In most of our articles, we assume that our readers are working at large enterprises. However, we’re getting the question more and more whether people analytics also applies to small and medium enterprises. In this article, we will answer this question.
To answer this question we should first take a look at the building blocks of people analytics and see if they are also relevant for SMEs. Each of the three essential building blocks for people analytics help to manage Human Resources in a better way. These three building blocks are:
- Information Technology
- HR Data
- Statistics and data analytics
How do these apply in the context of smaller companies? Let’s start with the first one, Information Technology (IT).
The application of IT in managing people becomes relevant with the first few employees. At Analytics in HR, we now have a total of 12 employees and we use Google Sheets to keep track of monthly employee costs, sales metrics, and absence days. In addition, we will soon start using software to take care of pension allocations for personnel, and we use Google Calendar to keep track of employee holidays.
When your employee count starts to grow, your systems become increasingly important. Once you start scaling up to 50-100 employees, these systems will have to be professionalized. You cannot keep working in Excel sheets but need to upgrade to professional systems.
The systems you use impact the data you have. Systems keep track of the data that you will use in your analysis. This means that when the systems are well designed the data they produce will be more valuable later on.
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In our case, HR data entry is done on an ad hoc basis. This is a shared responsibility between the employee and management. Faster moving data like sales bonuses and monthly employee expenses are reported and extensively discussed on a monthly basis.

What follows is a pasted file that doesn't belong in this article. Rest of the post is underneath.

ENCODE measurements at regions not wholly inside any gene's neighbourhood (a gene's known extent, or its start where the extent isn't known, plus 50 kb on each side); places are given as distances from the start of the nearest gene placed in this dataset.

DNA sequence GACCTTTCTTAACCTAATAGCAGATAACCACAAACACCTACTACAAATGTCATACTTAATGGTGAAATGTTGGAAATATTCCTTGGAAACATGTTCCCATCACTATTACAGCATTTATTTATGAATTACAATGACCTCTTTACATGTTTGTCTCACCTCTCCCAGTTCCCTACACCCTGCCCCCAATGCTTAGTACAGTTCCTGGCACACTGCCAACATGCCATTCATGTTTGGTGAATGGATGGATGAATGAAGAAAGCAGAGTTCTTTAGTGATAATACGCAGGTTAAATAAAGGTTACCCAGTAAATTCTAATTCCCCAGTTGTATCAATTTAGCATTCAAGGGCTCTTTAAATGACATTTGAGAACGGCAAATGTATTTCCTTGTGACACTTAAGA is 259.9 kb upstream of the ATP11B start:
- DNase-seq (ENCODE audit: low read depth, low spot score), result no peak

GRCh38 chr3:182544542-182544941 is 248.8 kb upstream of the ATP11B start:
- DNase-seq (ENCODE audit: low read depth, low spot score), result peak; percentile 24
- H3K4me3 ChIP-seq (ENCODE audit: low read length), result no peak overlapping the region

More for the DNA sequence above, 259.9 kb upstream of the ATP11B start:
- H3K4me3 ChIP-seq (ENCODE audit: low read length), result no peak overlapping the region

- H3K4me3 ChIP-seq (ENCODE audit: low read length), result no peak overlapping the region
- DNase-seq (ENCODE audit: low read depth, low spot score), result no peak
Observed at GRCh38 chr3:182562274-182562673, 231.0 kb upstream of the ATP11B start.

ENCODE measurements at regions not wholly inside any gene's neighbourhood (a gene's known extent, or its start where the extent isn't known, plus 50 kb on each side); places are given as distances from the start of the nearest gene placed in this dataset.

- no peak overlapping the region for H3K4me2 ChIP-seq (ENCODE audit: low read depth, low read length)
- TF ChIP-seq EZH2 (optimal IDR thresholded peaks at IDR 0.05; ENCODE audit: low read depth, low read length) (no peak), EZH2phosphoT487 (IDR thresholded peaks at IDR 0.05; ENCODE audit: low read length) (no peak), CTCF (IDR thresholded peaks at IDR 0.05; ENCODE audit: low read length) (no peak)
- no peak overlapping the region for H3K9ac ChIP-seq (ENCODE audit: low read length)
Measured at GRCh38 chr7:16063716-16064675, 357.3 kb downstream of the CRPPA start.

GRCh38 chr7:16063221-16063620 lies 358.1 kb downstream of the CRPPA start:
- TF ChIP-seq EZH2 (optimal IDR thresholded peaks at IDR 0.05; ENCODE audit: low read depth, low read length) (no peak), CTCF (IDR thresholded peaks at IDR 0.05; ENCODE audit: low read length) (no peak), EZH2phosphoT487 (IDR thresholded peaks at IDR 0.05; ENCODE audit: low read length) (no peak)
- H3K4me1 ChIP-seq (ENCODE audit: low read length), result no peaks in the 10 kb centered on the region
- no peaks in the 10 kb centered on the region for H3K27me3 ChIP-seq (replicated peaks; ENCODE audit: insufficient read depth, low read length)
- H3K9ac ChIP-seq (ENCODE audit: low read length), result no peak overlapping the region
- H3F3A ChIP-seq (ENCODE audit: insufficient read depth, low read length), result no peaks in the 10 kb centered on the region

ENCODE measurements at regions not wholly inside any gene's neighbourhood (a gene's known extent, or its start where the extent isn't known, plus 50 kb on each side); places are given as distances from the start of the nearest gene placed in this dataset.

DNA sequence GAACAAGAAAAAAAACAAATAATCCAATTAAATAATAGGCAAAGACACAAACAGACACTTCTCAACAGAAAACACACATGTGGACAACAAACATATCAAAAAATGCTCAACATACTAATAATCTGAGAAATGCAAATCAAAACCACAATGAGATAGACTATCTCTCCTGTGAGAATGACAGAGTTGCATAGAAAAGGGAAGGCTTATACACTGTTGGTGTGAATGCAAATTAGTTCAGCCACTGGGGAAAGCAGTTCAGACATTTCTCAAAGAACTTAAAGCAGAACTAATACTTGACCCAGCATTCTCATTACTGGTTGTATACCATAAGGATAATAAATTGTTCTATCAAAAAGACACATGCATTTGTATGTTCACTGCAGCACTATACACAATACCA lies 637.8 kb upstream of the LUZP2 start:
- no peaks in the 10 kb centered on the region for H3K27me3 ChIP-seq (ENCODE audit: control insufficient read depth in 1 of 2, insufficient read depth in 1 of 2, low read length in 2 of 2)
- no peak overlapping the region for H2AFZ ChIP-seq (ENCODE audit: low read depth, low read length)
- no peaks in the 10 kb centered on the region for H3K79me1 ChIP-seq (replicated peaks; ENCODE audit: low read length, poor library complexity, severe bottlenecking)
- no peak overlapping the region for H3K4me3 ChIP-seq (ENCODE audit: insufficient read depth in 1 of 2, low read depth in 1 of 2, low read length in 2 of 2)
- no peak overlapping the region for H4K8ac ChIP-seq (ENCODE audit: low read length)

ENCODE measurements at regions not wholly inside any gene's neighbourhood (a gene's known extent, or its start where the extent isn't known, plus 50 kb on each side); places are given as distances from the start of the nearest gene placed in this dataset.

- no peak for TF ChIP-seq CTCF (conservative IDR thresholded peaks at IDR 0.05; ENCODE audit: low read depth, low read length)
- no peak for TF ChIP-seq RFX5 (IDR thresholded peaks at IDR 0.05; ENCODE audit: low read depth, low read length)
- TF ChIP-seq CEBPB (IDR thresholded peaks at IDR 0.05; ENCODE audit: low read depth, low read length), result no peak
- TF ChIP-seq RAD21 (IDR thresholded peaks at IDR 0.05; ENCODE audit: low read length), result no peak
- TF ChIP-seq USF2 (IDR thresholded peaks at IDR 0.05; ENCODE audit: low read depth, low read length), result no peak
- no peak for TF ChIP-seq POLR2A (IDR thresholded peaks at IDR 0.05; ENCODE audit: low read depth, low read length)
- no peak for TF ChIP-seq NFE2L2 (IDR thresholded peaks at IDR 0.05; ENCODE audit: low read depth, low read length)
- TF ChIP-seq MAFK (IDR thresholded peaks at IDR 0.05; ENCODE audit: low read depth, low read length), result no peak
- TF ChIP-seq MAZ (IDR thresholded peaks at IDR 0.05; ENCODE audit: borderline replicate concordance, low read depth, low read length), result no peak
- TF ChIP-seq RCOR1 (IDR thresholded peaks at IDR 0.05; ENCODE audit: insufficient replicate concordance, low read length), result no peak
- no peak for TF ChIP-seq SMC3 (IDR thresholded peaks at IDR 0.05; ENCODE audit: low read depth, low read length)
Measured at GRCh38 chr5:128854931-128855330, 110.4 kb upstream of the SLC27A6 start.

We don’t use elaborate dashboards yet – with the exception of our monthly financial information. We don’t use dashboards yet because with such a small number of employees, there is fairly little HR data to keep track of.
While on the topic of HR data, a problem that smaller and larger companies alike are running into is their inability to combine data. According to Josh Bersin, 2/3 of companies are still at level 1 and 2 of the Talent Analytics Maturity Model. These companies focus their people analytics efforts on getting basic and advanced reporting up.
If the challenges for the SME you work in are similar to this, then starting with people analytics earlier will pay dividend in the future. The more data you have, the harder it will be to get your data in dashboards. In addition, questions like: “which are the key people metrics I should focus on?” are just as relevant for companies with a 100 employees as for companies with 10,000 employees.
So how about data analytics? This is where the added value of people analytics starts to differ significantly between large companies and SMEs. Let me start with two examples of how an understanding of statistics and data analytics helps before turning to the advantage of large companies over SMEs in regards to applying people analytics.
- Absence: An SME company of a friend of mine had an employee who was ill for 11 days within the first half year of employment, in multiple instances from 1 to max 3 days. The big question for us was: Is this more than what’s normal?
In this instance, some knowledge of benchmarks proved useful. A 1.5 to 2% absence is acceptable – an absence rate that is much higher without any clear causes is something to worry about. As an SME, the company didn’t have standardized procedures so this realization was the reason to start paying more attention to this issue.
First of all, they inquired about absence insurance to mitigate the risk of long-term absence. Absence is very costly for the employer in the Netherlands (sometimes requiring him to pay up to 2 years of pay while the employee is ill). Next, the manager had a sit-down with the employer and asked how they could help.In this conversation, the person reported stress due to high expectations and their own perfectionism. By giving the person more autonomy to manage their own workload and by actively helping the person with planning this, productivity actually stayed stable while absence dropped to zero for the following year.